Most people drop the “student of cool” routine when they are forced to confront real life, and become committed to the life they are living.
Another thing: having the courage to be who you are openly without apology, and believing what you believe openly and again without apology renders the whole studied ironic pose meaningless.
There is a place for irony of course, as one tool among many. If its your whole tool bag, though, you probably aren’t building anything.
You’re right...Yet his show wasn’t about baby boomers but young adults of the ninties, who “Unlike many other sitcoms, Seinfeld focused less on a plot-driven story than on minutiae, such as waiting in line at the movies, going out for dinner, buying a suit and dealing with the petty injustices of life.”
Baby boomers in the ninties had careers, wives, children and mortgages. No time for worring about imaginary things. Thats why I said it’s a generation about nothing....
WTF? Seinfeld? Friends? Jon Stewart? Slackers? The '90s were ironic all over the place. 9/11 was supposed to be the end of all the Lettermanesque hipster ironizing.
But then, every past age is bound to look "simpler" and, I guess, less ironic, than the present -- especially to those who really don't remember those days very well.
Dear Christy; thank-you for sharing your thoughts with us. I haven’t been so underwhelmed since Geraldo Rivera found an empty bottle.
A site I like to visit from time to time: http://diehipster.wordpress.com/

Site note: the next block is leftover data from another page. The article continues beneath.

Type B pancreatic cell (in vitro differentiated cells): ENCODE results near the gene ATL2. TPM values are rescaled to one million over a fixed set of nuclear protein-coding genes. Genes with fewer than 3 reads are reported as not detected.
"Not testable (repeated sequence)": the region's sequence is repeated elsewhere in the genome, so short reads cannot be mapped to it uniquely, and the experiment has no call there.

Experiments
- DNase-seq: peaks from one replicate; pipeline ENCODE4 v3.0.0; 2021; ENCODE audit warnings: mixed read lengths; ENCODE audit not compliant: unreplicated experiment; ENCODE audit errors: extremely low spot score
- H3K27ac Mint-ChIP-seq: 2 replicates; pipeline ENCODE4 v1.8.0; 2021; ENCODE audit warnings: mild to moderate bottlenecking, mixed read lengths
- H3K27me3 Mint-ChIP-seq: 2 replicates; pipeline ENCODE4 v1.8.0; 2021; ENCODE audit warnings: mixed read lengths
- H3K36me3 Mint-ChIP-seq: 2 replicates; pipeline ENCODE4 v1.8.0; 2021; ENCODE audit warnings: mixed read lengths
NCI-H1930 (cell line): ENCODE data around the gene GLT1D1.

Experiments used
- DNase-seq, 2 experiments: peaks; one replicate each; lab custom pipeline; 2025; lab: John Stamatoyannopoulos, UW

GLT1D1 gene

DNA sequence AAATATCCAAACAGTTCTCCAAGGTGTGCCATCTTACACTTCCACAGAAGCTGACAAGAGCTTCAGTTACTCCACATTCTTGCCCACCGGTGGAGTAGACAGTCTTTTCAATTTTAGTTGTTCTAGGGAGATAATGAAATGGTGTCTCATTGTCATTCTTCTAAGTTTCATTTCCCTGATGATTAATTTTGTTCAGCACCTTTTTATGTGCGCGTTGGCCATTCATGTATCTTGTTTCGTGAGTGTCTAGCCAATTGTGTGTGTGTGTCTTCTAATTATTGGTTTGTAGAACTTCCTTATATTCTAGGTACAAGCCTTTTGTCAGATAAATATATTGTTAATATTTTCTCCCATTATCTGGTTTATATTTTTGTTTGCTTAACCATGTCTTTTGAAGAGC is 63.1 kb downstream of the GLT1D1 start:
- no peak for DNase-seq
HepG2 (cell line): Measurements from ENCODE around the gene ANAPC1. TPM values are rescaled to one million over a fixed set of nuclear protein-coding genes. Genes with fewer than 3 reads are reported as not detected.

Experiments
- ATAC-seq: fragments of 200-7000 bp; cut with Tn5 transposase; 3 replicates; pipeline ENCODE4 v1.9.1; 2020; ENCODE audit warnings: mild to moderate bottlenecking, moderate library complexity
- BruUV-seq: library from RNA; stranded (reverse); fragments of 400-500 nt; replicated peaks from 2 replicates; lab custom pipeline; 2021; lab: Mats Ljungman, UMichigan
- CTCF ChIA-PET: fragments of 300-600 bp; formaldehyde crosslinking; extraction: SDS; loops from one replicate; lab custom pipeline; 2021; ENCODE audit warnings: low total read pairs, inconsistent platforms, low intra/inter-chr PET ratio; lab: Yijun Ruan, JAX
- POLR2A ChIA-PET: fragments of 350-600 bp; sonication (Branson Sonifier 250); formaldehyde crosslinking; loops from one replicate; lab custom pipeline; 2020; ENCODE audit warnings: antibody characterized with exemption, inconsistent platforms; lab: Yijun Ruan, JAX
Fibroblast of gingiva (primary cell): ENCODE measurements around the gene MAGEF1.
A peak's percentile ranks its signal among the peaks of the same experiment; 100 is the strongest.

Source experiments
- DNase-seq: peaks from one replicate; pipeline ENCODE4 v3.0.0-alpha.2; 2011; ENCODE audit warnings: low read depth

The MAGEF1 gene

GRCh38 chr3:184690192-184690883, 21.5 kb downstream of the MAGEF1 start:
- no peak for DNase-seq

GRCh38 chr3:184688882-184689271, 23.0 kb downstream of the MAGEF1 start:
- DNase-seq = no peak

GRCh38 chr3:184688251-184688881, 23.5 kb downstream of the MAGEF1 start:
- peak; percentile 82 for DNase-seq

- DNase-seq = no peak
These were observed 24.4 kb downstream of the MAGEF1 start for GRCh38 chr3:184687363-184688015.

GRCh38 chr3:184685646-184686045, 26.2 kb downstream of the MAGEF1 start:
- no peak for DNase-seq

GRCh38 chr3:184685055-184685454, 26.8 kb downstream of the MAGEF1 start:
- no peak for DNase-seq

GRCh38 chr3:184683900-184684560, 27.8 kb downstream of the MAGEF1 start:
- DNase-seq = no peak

HIPPIES were hipsters too. They were the joiners, not the original freaks in the scene.
The saying is The Haight changed (the visitors took advantage of the free store) once the tide of hippies came to town.
Post-modern irony died on 9-11-2001 but it came back like Carrie a few weeks later.
Recall when Dan Ratherbiased and David Letterman shed it tear for the days when we could just laugh again and talk about simple minded bullstalin.
Stan Freberg was a master of the form in the 1950s and 1960s. This educrat needs to do more research.
Oh wait, to the writer he probably seems to be wearing his glasses "ironically".
Obviously forgot when the coming-of-age baby boomers ushered in the ME generation.
And just like the hipsters of today, they did piles of cocaine.
Does not know of what she speaks.
It was a combat against the crap the music industry (hello Warner Bros.) was trying to shove down audiences throats. The last time so many small labels were actually able to get radio airplay and chart and concert hall success. Oh, and WB bought percentage stakes of many of these sorts of labels so as to own a piece of whatever took.
By the mid-1990s though, the indie labels were out in the mass marketplace, replaced by boy bands and girl pop stars (Nsync and Britney Spears et al).
Disclaimer: Opinions posted on Free Republic are those of the individual posters and do not necessarily represent the opinion of Free Republic or its management. All materials posted herein are protected by copyright law and the exemption for fair use of copyrighted works.